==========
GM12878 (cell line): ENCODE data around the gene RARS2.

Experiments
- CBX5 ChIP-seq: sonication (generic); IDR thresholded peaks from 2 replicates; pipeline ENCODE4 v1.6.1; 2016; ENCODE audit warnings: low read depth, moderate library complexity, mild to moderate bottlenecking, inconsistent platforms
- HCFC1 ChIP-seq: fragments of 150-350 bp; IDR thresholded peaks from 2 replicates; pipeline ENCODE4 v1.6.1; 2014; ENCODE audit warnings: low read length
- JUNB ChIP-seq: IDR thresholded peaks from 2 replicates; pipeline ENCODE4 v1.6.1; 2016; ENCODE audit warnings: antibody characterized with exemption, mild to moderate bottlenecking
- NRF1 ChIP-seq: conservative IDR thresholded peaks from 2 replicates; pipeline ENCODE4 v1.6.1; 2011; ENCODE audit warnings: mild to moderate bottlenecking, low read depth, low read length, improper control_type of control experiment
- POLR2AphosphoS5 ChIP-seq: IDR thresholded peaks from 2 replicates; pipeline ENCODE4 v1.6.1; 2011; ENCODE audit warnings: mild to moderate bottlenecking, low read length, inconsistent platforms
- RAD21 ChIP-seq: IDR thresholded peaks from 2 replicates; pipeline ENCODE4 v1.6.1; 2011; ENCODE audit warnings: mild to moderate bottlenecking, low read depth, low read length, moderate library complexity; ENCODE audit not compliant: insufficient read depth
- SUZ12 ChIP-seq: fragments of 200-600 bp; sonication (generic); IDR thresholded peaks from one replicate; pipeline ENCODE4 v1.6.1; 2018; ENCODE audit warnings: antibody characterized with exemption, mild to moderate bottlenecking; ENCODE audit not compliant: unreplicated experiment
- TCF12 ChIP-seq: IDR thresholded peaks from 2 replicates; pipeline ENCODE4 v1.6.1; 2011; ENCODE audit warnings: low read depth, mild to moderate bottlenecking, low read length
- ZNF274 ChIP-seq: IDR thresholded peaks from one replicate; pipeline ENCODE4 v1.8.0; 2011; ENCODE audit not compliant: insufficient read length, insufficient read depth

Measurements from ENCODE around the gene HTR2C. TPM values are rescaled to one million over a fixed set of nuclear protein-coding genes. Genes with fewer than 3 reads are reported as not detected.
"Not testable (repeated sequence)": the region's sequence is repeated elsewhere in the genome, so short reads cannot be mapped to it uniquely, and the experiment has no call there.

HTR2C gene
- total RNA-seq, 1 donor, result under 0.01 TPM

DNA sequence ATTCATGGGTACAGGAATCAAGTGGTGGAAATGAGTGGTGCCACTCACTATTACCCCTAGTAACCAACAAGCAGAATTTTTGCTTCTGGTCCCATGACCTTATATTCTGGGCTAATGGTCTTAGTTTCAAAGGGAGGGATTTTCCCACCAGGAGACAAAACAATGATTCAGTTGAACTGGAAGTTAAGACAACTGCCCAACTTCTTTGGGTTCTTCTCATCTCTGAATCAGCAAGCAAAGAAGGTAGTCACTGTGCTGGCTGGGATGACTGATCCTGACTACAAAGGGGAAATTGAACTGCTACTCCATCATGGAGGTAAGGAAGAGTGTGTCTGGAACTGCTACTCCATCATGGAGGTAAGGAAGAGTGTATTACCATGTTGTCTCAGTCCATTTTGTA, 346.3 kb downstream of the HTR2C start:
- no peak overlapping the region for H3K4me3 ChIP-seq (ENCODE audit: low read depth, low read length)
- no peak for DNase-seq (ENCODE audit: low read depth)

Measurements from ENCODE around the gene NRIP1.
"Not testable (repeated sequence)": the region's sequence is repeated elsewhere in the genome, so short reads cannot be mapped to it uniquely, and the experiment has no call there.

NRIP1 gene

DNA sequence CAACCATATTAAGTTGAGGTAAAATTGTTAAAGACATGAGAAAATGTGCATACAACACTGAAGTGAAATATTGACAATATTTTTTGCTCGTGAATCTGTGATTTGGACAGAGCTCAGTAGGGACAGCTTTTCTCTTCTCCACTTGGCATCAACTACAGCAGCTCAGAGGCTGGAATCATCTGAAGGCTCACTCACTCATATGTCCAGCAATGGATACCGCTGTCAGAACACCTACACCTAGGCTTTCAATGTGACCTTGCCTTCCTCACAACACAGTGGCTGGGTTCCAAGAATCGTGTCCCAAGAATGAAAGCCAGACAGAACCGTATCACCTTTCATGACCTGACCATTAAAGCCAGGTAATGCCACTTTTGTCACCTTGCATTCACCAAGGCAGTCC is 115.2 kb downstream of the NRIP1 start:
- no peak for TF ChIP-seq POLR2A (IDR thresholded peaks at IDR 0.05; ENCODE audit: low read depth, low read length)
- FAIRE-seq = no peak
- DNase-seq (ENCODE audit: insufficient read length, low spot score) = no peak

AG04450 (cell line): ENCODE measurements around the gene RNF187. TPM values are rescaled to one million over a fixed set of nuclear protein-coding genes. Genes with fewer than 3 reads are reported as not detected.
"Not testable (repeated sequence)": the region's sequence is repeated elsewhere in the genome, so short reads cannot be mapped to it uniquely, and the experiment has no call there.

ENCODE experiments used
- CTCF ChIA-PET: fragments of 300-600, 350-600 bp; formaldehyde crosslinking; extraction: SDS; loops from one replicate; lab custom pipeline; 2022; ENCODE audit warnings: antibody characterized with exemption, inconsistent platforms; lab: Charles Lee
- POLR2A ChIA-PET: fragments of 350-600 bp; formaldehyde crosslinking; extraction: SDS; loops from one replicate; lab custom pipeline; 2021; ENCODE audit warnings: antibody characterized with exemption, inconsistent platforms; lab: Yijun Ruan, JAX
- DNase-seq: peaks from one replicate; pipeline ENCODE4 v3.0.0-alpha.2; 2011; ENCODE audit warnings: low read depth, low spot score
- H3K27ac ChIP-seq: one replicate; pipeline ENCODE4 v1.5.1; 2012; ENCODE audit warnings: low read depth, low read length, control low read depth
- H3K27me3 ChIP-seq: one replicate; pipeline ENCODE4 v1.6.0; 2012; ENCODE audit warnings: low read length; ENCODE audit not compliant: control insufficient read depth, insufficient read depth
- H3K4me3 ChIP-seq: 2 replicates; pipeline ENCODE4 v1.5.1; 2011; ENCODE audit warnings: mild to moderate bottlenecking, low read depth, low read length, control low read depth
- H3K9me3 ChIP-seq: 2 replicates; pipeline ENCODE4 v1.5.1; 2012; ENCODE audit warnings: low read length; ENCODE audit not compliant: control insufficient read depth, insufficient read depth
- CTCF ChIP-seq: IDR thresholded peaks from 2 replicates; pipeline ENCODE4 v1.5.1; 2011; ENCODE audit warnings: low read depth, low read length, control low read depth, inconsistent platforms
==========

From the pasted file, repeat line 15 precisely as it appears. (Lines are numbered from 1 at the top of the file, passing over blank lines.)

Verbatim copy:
- total RNA-seq, 1 donor, result under 0.01 TPM